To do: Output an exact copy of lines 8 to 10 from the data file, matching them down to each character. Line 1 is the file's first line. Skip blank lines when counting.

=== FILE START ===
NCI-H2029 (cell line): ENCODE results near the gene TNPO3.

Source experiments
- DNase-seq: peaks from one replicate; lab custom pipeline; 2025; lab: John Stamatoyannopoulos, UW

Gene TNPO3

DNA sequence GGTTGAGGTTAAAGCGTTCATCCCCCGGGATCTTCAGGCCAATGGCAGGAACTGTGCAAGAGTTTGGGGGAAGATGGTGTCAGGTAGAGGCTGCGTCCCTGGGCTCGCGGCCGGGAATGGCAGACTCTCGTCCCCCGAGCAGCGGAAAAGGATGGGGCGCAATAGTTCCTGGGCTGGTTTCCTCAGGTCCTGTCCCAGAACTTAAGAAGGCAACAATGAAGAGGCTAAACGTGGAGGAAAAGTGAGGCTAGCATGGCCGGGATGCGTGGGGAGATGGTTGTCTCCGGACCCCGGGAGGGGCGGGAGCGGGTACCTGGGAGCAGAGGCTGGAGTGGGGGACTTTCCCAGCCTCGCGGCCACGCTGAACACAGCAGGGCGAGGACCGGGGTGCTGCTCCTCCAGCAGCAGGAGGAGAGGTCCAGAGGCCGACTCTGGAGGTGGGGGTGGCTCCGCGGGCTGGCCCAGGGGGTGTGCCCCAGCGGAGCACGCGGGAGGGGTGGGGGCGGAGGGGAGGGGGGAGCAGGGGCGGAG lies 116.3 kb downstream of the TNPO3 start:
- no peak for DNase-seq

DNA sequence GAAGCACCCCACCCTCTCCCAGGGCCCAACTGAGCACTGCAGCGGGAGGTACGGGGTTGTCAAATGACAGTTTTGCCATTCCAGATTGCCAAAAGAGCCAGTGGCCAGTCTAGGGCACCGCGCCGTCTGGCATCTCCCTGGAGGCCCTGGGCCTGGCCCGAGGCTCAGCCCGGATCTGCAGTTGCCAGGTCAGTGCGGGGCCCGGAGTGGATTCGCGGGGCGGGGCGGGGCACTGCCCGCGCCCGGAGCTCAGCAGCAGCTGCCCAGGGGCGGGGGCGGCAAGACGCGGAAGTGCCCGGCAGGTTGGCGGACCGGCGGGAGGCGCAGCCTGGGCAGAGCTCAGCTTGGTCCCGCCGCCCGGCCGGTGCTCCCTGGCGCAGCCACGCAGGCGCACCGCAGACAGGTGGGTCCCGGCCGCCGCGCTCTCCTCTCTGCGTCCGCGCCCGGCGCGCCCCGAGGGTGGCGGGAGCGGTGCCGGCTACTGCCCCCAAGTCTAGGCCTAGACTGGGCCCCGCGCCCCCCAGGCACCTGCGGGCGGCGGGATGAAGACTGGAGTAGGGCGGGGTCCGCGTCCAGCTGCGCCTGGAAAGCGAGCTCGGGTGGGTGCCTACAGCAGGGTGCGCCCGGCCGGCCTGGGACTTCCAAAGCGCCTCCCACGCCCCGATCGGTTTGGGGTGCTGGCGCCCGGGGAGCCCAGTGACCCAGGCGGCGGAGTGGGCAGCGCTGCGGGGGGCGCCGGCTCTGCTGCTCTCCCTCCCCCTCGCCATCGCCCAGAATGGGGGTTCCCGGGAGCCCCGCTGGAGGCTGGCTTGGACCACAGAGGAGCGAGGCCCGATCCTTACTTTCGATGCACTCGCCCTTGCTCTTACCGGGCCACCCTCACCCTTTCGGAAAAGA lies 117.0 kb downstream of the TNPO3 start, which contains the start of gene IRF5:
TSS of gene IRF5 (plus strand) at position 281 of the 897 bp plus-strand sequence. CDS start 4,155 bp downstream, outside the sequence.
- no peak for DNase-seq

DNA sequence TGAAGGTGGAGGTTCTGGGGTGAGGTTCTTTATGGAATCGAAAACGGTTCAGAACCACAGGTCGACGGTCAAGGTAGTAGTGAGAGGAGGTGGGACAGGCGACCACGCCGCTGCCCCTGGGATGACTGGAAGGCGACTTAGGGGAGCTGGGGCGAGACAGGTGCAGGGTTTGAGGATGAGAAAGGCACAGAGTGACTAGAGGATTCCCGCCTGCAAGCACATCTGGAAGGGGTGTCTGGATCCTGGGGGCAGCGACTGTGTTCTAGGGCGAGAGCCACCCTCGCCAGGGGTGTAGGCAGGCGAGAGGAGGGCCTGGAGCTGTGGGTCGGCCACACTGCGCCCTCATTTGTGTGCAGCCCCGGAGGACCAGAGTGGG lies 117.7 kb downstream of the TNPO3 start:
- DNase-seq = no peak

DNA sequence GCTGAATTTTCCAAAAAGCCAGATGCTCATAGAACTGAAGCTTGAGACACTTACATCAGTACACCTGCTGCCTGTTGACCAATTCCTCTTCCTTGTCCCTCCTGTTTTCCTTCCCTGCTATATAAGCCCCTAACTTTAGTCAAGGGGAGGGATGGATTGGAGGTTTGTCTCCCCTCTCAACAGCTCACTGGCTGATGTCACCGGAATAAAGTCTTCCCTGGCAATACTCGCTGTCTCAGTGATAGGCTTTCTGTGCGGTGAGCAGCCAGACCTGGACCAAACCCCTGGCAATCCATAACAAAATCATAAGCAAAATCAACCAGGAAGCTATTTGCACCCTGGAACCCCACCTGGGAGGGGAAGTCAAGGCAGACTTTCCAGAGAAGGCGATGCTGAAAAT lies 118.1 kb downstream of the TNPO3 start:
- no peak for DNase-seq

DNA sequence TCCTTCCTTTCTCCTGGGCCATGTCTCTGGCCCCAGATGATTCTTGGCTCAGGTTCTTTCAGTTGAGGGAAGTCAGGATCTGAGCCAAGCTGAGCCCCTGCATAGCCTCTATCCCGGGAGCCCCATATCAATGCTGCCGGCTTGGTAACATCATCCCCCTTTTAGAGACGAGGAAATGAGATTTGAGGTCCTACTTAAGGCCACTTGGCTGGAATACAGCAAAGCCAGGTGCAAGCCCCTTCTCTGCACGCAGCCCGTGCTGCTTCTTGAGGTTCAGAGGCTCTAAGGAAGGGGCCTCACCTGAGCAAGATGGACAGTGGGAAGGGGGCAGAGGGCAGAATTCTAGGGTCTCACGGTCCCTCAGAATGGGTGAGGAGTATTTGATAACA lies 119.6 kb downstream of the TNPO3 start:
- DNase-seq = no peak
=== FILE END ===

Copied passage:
TSS of gene IRF5 (plus strand) at position 281 of the 897 bp plus-strand sequence. CDS start 4,155 bp downstream, outside the sequence.
- no peak for DNase-seq

DNA sequence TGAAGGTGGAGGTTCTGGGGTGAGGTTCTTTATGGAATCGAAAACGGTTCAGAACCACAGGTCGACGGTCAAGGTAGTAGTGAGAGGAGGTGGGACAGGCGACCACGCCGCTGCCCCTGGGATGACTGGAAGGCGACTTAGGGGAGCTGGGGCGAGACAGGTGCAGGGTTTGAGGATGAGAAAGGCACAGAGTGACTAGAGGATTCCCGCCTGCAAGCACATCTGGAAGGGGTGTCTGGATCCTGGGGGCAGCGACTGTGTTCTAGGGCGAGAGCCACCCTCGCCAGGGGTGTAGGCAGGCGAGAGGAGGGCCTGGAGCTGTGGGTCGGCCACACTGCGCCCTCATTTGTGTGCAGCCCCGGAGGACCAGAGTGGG lies 117.7 kb downstream of the TNPO3 start: